The entire original town site is on the National Register as the Clarkdale Historic District. The mine and smelter closed in 1953, Clarkdale entered hard times. Clarkdale was sold by several different companies. In 1957, Clarkdale was incorporated as a town; the 1959 construction of the Phoenix Cement Company plant restored a modest prosperity to the community. Clarkdale was a segregated town for much of its early history. Mexican and Mexican-American laborers were restricted to living in Patio Town, with a separate swimming pool and park. Additionally, Upper Clarkdale was designated for engineers and executives, while Lower Clarkdale was for the "working class."A portion of the Yavapai-Apache Nation is within Clarkdale's boundaries. According to the United States Census Bureau, Clarkdale has a total area of 7.5 square miles, of which 7.3 square miles is land and 0.2 square miles is water. Clarkdale is at 3,545 feet above sea level at the confluence of Bitter Creek and the Verde River in Yavapai County, northern Arizona.
The town is about 90 miles north of Phoenix. Arizona Route 89A skirts the town on its south edge, while Historic Route 89A passes through Clarkdale. Nearby towns include Jerome, about 4 miles to the southwest, Cottonwood, about 4 miles to the southeast. Tuzigoot National Monument, a 42-acre Sinagua pueblo ruin, is between Clarkdale and Cottonwood, Arizona, on land donated to the National Park Service by Phelps Dodge in 1938. Sycamore Canyon Wilderness lies several miles north of town. Sycamore Creek, which flows through the wilderness, enters the Verde River canyon about 6.5 miles north-northwest of Clarkdale. The average temperature in Clarkdale in January is 45 °F, in July it is 84 °F; the highest recorded temperature for the town was 118 °F in 1994, the lowest was 8 °F in 1990. The wettest month is August. In the Köppen Climate Classification system, Clarkdale has a tropical and sub-tropical steppe climate, abbreviated BSk on climate maps. Little snow falls in Clarkdale. Between 1949 and 1977, Clarkdale's close neighbor, received an average of about 4 inches of snow a year.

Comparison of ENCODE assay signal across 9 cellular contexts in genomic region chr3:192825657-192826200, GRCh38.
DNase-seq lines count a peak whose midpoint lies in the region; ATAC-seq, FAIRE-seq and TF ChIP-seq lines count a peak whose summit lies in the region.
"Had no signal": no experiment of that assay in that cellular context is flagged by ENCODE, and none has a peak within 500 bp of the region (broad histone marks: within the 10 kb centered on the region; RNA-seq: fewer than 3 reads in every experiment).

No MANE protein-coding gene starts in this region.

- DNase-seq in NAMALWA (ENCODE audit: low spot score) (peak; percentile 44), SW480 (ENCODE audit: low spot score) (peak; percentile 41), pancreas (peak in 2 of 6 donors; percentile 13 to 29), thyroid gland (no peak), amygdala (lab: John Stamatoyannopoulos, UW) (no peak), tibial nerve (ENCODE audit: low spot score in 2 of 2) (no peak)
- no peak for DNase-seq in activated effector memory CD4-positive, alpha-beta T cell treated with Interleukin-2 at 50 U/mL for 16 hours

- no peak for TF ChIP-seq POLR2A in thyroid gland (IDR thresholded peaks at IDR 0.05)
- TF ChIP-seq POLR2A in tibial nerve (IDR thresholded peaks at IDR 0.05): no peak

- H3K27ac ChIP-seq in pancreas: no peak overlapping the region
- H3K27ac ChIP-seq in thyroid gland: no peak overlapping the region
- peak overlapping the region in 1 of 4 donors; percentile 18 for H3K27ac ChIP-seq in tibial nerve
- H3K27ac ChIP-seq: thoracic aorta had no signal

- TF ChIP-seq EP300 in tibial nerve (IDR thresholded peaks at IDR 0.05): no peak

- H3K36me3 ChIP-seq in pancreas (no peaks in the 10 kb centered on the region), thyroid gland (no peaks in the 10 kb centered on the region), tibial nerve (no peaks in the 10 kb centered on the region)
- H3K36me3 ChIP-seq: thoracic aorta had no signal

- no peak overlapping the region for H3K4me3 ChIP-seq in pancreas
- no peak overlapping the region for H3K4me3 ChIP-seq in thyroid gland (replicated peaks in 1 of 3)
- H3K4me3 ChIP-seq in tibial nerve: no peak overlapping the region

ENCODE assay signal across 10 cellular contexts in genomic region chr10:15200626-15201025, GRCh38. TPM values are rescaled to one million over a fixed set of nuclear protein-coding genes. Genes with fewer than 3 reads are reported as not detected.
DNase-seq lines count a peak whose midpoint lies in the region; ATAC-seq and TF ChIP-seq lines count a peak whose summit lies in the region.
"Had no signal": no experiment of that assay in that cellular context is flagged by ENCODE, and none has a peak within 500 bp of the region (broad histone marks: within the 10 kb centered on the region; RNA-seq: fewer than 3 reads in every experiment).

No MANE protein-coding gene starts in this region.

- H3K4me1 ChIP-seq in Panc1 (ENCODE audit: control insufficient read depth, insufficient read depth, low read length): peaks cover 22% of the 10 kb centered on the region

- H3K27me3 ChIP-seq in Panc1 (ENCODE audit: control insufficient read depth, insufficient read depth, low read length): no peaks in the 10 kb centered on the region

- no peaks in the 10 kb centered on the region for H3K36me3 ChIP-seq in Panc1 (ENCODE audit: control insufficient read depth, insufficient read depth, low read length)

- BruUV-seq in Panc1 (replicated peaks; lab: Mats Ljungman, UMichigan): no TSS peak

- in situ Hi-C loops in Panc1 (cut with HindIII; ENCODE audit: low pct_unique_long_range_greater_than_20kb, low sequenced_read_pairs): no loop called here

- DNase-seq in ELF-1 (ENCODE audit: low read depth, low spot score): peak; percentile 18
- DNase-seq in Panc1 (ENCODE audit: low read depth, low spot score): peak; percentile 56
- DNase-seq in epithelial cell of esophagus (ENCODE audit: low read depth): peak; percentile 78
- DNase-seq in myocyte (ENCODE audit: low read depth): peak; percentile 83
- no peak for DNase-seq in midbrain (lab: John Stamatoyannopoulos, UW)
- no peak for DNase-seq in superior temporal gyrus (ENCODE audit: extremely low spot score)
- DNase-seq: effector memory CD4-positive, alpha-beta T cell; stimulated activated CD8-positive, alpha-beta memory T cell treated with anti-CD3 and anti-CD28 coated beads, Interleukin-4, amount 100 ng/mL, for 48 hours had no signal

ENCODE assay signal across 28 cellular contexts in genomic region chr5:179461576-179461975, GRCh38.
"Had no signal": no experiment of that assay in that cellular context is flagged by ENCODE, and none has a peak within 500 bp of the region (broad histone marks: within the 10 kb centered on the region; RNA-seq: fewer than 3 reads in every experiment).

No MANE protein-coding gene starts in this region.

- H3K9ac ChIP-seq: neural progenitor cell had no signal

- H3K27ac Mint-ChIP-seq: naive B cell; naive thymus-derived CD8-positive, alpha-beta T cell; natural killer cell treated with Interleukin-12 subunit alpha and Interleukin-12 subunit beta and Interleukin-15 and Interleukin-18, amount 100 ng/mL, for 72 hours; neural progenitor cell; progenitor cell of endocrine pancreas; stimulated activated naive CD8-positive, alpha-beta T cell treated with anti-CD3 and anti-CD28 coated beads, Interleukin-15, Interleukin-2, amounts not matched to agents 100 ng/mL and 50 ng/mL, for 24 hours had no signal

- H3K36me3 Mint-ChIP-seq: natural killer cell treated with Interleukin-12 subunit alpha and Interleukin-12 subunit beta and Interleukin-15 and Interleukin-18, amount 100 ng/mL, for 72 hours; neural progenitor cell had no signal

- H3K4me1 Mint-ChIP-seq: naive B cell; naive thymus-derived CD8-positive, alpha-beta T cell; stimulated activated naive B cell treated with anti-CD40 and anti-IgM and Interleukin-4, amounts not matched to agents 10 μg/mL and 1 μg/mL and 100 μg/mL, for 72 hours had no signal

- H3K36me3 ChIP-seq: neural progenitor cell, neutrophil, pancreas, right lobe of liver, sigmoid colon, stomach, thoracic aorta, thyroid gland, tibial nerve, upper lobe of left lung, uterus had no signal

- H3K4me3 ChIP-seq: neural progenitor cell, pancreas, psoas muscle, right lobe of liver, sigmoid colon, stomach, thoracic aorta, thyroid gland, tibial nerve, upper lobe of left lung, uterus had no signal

About half of this fell in December. The average snow depth in Cottonwood during the period of record was reported as zero; the Phoenix Cement Company is Clarkdale's only major industry. The cement plant was built in 1959 to supply Portland cement for the construction of Glen Canyon Dam and is owned by the Salt River Pima-Maricopa Indian Community. Clarkdale is home to the Verde Canyon Railroad, a scenic excursion train that follows part of the route of the Verde Valley Railroad, constructed in 1911–12 to serve Clark's mine and smelter, to Drake and Perkinsville, now ghost towns. Yavapai College has a campus in Clarkdale. Several motion pictures have been shot in Clarkdale, including Desert Fury, Midnight Run, Universal Soldier, Benefit of the Doubt and Brothel; the Made in Clarkdale organization hosts an annual invitational art show each December in the Clark Memorial Clubhouse. The Verde Valley Theatre performs community theatre in Clark Memorial Clubhouse, free concerts are offered in Clarkdale Park through the summer months.